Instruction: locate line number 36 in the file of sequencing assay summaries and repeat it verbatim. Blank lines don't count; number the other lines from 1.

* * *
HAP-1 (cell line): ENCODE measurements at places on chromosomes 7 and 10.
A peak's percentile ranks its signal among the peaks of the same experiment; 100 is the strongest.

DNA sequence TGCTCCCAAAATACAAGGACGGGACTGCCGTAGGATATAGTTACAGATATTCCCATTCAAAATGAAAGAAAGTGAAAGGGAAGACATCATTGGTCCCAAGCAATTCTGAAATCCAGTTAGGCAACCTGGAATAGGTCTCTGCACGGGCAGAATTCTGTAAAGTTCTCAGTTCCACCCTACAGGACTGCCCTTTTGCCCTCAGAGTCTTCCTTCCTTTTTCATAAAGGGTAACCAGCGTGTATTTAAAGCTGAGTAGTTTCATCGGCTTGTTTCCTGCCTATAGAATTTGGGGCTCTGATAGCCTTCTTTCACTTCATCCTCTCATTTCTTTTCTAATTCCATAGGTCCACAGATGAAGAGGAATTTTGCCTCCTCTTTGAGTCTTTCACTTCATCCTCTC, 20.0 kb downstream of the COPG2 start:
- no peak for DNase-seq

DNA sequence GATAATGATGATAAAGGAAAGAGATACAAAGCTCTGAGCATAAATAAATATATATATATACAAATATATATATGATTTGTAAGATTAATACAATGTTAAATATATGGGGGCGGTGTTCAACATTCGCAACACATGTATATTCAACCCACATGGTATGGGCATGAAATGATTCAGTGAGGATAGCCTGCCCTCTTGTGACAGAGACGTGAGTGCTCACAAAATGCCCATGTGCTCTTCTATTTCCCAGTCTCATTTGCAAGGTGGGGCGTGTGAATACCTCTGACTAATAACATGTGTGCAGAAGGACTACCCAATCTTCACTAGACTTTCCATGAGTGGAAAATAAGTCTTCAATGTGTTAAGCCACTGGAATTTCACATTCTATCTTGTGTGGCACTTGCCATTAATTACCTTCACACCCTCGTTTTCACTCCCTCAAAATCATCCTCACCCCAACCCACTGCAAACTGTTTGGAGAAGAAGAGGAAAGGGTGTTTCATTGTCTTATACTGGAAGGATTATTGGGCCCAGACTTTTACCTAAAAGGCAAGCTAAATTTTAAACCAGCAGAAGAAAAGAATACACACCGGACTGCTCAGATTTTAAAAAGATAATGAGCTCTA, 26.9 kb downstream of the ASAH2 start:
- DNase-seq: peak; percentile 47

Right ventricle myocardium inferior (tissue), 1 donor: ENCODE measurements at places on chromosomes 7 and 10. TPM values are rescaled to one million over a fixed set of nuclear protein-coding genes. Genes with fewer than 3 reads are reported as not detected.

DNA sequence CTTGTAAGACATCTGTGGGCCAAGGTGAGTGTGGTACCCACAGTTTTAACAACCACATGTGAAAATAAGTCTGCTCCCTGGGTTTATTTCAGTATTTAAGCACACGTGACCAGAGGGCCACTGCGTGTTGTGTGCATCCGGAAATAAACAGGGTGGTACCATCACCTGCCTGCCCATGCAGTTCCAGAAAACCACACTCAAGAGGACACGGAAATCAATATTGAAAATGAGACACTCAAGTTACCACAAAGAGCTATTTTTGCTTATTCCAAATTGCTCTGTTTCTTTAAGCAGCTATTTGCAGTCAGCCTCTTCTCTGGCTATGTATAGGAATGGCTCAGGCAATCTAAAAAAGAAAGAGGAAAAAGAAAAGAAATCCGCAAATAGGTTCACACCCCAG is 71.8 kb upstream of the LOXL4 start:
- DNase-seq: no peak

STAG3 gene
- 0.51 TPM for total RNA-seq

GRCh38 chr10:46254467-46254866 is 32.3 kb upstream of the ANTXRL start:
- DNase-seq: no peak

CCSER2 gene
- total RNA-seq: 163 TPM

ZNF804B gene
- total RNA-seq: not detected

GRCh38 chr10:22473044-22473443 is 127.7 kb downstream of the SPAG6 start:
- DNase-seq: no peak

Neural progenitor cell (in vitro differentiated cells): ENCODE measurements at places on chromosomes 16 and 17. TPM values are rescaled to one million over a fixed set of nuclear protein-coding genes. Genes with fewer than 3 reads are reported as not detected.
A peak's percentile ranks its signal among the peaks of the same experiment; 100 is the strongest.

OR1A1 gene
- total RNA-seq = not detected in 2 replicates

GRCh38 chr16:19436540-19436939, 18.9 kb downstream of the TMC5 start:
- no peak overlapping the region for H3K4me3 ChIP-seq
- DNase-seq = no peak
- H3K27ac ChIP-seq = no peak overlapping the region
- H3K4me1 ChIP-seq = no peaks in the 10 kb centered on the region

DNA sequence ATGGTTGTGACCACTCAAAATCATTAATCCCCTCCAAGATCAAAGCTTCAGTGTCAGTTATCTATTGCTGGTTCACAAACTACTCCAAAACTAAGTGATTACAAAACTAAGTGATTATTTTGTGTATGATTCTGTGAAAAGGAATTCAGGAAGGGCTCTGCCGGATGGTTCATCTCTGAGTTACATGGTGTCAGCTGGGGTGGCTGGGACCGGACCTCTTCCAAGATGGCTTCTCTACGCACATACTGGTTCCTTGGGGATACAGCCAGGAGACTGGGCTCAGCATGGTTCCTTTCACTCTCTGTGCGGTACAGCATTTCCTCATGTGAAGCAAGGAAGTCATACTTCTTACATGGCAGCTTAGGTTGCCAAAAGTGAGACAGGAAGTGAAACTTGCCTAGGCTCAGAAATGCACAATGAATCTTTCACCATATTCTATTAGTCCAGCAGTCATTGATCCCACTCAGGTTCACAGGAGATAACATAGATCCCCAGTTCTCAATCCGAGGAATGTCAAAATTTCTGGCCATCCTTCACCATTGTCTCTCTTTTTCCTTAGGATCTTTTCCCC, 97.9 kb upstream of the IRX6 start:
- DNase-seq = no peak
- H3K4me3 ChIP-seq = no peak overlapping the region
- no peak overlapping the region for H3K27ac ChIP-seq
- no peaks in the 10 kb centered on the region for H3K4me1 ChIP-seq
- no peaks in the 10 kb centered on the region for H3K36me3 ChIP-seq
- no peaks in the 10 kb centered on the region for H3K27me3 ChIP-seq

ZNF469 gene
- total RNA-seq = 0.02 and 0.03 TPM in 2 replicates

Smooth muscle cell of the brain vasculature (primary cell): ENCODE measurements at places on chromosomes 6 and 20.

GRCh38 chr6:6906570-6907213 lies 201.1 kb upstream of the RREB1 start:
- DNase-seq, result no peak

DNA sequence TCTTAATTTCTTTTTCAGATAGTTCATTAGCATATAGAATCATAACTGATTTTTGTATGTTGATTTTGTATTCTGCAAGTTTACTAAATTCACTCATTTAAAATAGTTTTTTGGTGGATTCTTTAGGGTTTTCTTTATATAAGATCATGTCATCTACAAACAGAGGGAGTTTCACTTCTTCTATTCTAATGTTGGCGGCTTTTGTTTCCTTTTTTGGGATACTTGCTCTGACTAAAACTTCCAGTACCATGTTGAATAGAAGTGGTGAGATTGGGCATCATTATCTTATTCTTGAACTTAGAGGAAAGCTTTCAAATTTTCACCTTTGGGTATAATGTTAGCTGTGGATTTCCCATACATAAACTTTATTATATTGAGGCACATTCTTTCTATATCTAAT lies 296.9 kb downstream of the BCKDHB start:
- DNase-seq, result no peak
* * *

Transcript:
ZNF469 gene